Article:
A state government that infringes someone's copyright doesn't have to worry about getting sued, the Supreme Court ruled on Monday. The high court held that federalism trumps copyright law, effectively giving states a free pass.
The case pitted a North Carolina videographer, Frederick Allen, against the state of North Carolina. The state was the legal owner of a famous shipwreck, the Queen Anne's Revenge. It was the flagship of legendary pirate Blackbeard until it ran aground off the coast of North Carolina in 1718. A company discovered the wreck in 1996 and got a contract from the state to do recovery work. The company hired Allen to document those efforts with photos and videos.
Allen spent more than a decade documenting the recovery operation, and he retained copyright protection for his work. But North Carolina published some of his photos on its website without permission. Eventually, the state agreed to pay Allen $15,000 in compensation. But then North Carolina published his work online a second time without permission, and Allen sued.
The Tar Heel state argued that Allen's lawsuit should be dismissed under the principle of sovereign immunity. Since the 1990s, a series of Supreme Court rulings has severely limited the ability of individuals to sue state governments.
The most directly relevant precedent here was a 1999 ruling saying that individuals couldn't sue states for patent infringement. Given the close connections between copyright and patent law, it wasn't much of a leap for the Supreme Court to hold that the same logic applies to copyright lawsuits.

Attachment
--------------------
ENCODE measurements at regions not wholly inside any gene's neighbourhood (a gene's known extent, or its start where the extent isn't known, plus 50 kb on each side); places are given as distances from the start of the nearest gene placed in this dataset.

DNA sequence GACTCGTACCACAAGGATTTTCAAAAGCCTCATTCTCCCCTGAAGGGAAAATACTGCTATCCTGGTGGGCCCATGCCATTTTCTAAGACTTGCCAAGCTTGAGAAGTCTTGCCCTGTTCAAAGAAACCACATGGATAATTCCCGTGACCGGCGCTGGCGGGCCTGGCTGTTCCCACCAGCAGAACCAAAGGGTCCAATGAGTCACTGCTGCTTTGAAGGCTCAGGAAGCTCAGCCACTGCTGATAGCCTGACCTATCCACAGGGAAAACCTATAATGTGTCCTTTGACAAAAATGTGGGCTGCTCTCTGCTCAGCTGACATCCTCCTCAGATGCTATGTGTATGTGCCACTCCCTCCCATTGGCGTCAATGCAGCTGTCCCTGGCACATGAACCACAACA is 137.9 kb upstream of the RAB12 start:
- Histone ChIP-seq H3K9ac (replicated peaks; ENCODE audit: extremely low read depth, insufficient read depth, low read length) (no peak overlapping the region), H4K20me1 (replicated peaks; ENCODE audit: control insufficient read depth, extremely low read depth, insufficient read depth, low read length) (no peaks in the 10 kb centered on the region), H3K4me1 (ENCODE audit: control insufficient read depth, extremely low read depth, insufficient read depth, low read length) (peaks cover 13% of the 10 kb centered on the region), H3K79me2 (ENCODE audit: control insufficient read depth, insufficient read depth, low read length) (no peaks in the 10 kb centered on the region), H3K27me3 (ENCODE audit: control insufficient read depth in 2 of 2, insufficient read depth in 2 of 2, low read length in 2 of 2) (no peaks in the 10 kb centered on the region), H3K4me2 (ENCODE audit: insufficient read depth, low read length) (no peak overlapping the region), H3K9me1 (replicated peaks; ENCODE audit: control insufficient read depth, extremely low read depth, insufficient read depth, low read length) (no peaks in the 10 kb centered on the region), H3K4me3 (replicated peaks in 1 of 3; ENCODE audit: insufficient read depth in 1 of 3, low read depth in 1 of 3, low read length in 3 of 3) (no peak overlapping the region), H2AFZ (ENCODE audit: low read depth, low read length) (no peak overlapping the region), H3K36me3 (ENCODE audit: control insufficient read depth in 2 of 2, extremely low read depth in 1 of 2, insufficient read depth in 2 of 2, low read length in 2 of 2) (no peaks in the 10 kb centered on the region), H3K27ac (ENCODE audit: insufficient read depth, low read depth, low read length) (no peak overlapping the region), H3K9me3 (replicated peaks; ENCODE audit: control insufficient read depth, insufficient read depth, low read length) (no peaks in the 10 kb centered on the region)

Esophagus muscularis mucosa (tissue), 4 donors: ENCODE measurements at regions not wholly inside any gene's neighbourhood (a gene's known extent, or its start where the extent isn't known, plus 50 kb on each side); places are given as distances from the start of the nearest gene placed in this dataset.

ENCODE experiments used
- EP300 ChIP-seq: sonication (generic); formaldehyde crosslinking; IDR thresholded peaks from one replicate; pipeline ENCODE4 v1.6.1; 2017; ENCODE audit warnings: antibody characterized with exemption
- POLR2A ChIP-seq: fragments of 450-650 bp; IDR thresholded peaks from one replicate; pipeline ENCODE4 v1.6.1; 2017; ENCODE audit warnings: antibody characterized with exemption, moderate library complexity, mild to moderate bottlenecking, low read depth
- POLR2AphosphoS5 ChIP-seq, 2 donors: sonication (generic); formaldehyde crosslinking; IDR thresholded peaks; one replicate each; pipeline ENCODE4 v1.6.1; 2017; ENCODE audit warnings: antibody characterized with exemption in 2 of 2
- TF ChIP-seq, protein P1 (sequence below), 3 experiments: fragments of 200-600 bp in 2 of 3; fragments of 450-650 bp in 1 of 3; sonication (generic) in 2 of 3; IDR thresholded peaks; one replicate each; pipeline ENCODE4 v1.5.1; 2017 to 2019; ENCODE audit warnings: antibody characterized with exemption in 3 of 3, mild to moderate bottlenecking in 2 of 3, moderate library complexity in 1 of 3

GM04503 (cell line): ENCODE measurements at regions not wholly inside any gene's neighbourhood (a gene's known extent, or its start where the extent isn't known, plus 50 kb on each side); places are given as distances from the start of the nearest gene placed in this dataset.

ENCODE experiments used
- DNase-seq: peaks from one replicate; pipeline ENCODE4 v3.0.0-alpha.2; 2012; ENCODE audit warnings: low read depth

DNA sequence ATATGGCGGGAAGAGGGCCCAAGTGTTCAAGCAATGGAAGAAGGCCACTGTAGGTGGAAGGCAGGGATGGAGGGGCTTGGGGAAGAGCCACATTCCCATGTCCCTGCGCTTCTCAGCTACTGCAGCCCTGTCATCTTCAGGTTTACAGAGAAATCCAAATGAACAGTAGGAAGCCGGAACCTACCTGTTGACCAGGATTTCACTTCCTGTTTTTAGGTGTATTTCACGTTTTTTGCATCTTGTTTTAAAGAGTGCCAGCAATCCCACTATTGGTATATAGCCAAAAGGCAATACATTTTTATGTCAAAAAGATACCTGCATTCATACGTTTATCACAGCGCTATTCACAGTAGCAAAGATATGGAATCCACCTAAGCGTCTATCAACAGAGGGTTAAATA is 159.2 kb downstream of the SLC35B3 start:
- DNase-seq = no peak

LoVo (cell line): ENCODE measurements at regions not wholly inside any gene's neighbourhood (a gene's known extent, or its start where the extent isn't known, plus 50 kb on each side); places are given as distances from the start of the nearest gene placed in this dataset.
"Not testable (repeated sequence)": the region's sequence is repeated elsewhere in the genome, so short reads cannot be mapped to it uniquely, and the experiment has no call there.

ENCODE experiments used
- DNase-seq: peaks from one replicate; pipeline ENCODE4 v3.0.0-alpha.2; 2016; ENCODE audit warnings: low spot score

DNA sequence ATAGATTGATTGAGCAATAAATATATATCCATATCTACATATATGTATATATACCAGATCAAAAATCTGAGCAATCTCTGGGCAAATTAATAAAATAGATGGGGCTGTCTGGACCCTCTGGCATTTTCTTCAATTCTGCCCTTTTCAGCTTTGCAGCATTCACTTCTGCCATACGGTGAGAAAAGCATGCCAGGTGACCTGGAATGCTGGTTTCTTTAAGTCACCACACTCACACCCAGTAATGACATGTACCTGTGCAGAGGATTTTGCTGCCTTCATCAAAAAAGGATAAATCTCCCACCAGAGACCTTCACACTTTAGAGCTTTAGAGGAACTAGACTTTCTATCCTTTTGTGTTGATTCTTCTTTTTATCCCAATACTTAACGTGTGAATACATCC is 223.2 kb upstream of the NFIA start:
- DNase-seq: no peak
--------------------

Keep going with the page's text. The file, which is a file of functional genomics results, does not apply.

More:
The Supreme Court's 1999 patent ruling was decided by a close 5-4 vote, with the court's five conservatives extending federalism over the objections of the court's four liberals. Two of those liberals, Stephen Breyer and Ruth Bader Ginsburg, are still on the court, yet on Monday they didn't dissent from the 1999 ruling. They still disagreed with the ruling, they wrote in a concurring opinion, but they considered it a binding precedent. So all nine justices ultimately voted—some reluctantly—to shield states from copyright liability.
Misbehaving states could trigger a crackdown
So does this ruling mean that states have a blank check to start violating copyright law? In the short term, the answer seems to be yes. If North Carolina started organizing unlicensed Pirates of the Caribbean screenings around the state, there's nothing Disney could do about it.
However, in the unlikely event that states started openly flouting copyright law, Congress might be able to pass a new law that would pass constitutional muster.
The 14th Amendment, passed after the Civil War, gives Congress the power to protect individuals against states violating their rights. Allen argued that it gave Congress the power to protect people against copyright infringement by states. That's exaRead More – Source